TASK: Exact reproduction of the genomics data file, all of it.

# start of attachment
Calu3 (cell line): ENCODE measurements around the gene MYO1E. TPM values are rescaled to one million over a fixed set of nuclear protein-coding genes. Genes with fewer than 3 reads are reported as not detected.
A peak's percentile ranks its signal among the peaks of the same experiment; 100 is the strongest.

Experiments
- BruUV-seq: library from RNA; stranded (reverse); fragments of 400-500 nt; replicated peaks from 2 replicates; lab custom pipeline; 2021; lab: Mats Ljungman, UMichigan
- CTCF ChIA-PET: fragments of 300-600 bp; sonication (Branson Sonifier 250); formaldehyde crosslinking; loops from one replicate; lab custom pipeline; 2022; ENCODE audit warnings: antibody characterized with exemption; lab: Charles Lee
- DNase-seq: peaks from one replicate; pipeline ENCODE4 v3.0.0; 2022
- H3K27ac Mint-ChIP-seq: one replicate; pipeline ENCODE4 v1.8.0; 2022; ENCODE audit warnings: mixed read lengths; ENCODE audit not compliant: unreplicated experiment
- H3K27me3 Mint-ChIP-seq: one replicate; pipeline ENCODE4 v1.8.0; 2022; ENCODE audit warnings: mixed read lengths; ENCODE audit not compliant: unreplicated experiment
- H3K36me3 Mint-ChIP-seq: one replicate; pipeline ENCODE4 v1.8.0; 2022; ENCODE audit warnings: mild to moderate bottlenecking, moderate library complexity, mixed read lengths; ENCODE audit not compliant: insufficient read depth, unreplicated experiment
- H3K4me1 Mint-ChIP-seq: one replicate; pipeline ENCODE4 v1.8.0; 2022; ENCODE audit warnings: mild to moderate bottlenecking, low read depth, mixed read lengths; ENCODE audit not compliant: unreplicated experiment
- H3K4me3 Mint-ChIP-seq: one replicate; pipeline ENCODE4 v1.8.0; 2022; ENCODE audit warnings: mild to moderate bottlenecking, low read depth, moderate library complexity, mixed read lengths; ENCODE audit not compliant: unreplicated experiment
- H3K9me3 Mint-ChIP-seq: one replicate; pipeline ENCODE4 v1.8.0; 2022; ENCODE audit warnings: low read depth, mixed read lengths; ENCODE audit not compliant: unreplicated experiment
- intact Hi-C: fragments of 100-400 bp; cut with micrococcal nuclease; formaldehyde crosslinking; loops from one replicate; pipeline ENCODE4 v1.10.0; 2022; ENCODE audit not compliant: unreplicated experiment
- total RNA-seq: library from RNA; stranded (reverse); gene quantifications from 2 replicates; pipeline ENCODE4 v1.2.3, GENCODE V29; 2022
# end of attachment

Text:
Calu3 (cell line): ENCODE measurements around the gene MYO1E. TPM values are rescaled to one million over a fixed set of nuclear protein-coding genes. Genes with fewer than 3 reads are reported as not detected.
A peak's percentile ranks its signal among the peaks of the same experiment; 100 is the strongest.

Experiments
- BruUV-seq: library from RNA; stranded (reverse); fragments of 400-500 nt; replicated peaks from 2 replicates; lab custom pipeline; 2021; lab: Mats Ljungman, UMichigan
- CTCF ChIA-PET: fragments of 300-600 bp; sonication (Branson Sonifier 250); formaldehyde crosslinking; loops from one replicate; lab custom pipeline; 2022; ENCODE audit warnings: antibody characterized with exemption; lab: Charles Lee
- DNase-seq: peaks from one replicate; pipeline ENCODE4 v3.0.0; 2022
- H3K27ac Mint-ChIP-seq: one replicate; pipeline ENCODE4 v1.8.0; 2022; ENCODE audit warnings: mixed read lengths; ENCODE audit not compliant: unreplicated experiment
- H3K27me3 Mint-ChIP-seq: one replicate; pipeline ENCODE4 v1.8.0; 2022; ENCODE audit warnings: mixed read lengths; ENCODE audit not compliant: unreplicated experiment
- H3K36me3 Mint-ChIP-seq: one replicate; pipeline ENCODE4 v1.8.0; 2022; ENCODE audit warnings: mild to moderate bottlenecking, moderate library complexity, mixed read lengths; ENCODE audit not compliant: insufficient read depth, unreplicated experiment
- H3K4me1 Mint-ChIP-seq: one replicate; pipeline ENCODE4 v1.8.0; 2022; ENCODE audit warnings: mild to moderate bottlenecking, low read depth, mixed read lengths; ENCODE audit not compliant: unreplicated experiment
- H3K4me3 Mint-ChIP-seq: one replicate; pipeline ENCODE4 v1.8.0; 2022; ENCODE audit warnings: mild to moderate bottlenecking, low read depth, moderate library complexity, mixed read lengths; ENCODE audit not compliant: unreplicated experiment
- H3K9me3 Mint-ChIP-seq: one replicate; pipeline ENCODE4 v1.8.0; 2022; ENCODE audit warnings: low read depth, mixed read lengths; ENCODE audit not compliant: unreplicated experiment
- intact Hi-C: fragments of 100-400 bp; cut with micrococcal nuclease; formaldehyde crosslinking; loops from one replicate; pipeline ENCODE4 v1.10.0; 2022; ENCODE audit not compliant: unreplicated experiment
- total RNA-seq: library from RNA; stranded (reverse); gene quantifications from 2 replicates; pipeline ENCODE4 v1.2.3, GENCODE V29; 2022